|Study||sPAP||RV IVRT||Correlation between sPAP and RV IVRT (P value)||MPI||Correlation between MPI and RV IVRT (P value)||Tricuspid S’||Correlation between tricuspid S’ and RV IVRT (P value)|
|Dambrauskaite et al.,2005
|Lindqvist et al.,2006
|Bre’chot et al.,2008
|Cabrita et al.,2013
|El-Baz et al.,2014
|Parsaee et al.,2016
RV systolic function was assessed using tricuspid S’ wave and TAPSE. The effects of the RV systolic function were also investigated in this correlation. The correlation between RV IVRT and sPAP was higher in patients with preserved RV systolic function than with RV dysfunction. It has been shown that RV IVRT gets prolonged during RV dysfunction even in the absence of PAH. It appears that RV dysfunction reduces the rate of the RV pressure drop during relaxation, increasing the diastolic PAP and lengthening the RV IVRT. Therefore, it indicates that RV dysfunction may perturb the evaluation of sPAP using RV IVRT.
Abbas et al. demonstrated an inverse relationship between IVRT and RAP in a Doppler catheterisation study in 21 patients, with 80% sensitivity and 87.7% specificity for IVRT 59 ms to predict RAP 8 mmHg. It means an increase in mRAP should shorten IVRT. Yoshifuku et al. also described RV IVRT to be pseudonormalised in patients with elevated RAP during acute right ventricular myocardial infarction. In our study, we found a positive correlation between RAP and RV IVRT. RAP was higher in patients with PAH. This is probably because the increase in RAP was a consequence of elevated right ventricular filling pressures in our population, which is consistent with a study by Bre´chot et al., as opposed to Abbas and Yoshifuku et al. patients where the principle mechanism was RV failure. Correlation between RV IVRT and sPAP was further improved when patients with elevated RAP were excluded from the study [Table 2].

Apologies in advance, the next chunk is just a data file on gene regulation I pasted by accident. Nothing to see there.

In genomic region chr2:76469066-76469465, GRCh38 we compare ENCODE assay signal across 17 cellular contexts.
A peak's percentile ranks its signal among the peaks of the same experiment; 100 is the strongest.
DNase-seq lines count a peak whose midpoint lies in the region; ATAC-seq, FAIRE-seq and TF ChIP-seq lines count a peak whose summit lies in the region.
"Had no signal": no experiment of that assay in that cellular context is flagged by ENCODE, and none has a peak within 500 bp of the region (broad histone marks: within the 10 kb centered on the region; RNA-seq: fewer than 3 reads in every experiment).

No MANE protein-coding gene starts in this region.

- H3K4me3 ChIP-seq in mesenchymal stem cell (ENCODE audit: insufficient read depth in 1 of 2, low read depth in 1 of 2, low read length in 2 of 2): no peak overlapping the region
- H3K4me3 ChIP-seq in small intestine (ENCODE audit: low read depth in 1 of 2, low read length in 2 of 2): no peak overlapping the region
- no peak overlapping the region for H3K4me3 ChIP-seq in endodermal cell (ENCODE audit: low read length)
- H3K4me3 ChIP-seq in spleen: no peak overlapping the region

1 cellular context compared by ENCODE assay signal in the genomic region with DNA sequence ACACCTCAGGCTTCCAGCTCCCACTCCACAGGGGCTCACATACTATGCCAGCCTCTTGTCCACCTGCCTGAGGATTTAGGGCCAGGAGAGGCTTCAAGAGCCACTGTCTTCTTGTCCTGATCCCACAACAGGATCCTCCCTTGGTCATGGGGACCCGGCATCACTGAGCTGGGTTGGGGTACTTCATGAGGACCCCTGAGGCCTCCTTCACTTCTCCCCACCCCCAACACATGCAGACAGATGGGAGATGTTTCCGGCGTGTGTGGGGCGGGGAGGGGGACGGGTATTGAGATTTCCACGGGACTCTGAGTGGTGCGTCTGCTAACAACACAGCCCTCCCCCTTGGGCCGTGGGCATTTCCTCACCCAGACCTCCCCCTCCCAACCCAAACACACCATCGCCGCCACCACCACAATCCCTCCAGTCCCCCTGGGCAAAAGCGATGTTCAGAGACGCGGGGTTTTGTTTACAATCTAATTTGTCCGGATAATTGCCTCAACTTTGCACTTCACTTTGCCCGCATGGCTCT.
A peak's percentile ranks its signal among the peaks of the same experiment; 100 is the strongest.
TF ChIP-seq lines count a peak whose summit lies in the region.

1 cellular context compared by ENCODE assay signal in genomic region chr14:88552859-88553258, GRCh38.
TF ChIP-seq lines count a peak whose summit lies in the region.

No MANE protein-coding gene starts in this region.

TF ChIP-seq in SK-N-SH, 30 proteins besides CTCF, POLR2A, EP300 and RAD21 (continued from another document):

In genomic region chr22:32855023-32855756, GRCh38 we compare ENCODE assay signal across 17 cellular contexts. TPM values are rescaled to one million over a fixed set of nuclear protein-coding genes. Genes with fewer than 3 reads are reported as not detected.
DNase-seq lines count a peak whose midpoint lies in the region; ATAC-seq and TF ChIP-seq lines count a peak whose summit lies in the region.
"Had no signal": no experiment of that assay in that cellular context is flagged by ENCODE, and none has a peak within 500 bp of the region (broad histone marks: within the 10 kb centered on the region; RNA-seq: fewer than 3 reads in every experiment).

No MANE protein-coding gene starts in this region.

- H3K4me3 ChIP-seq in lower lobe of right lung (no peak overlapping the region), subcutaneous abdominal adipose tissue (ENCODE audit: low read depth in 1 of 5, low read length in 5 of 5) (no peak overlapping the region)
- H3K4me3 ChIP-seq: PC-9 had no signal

As IVRT is HR dependent, it was adjusted for HR by dividing IVRT by root of RR time interval (IVRT/√RR). In our study, there was a strong correlation between IVRT with sPAP and did not improve when IVRT was corrected for HR as described by others.[5-7,9,19] This is probably because HR was in the same range in our population, and corrected rIVRT may be useful in case of extreme HR.
The imaging technique plays an important role in the measurement of RV IVRT that accurately reflects pulmonary pressure. Proper placement of the Doppler sample volume at the lateral tricuspid annulus and also its accurate alignment to the long axis is essential. As a non-invasive method, IVRT was able to distinguish between patients with and without PH, regardless of the aetiology. Since DTI has wide availability, the signal is easy to obtain in almost all patients; more studies remain to be done with prospectively validating tissue Doppler techniques and its incorporation into clinical practice.
The calculation of IVRT by DTI is a simple and feasible method. It correlates well with sPAP. Hence, RV IVRT can be used as an alternative to TR derived sPAP in the absence of TR. This method should be used as screening in patients at risk for PH, monitoring the disease progression and the effect of treatment. Care has to be taken while assessing patients with RV dysfunction and elevated mRAP.
Firm conclusions about the directions of causality cannot be drawn in a cross-sectional design. Thus, relationships among variables must be interpreted with caution, presence of a heterogeneous population of patients who were not divided into groups with regard to aetiology. Angle correction to the measurement of IVRT by DTI was not used though this is not a major source of error, since we were measuring time intervals that are minimally affected by the angle of incidence. Ultrasound contrast agents or agitated saline was not used to enhance technically inadequate TRV signals. We did not compare the sPAP by echocardiography with the right heart catheterisation data, considered the gold standard. It might have provided more accurate information about the relationships observed between IVRT and sPAP.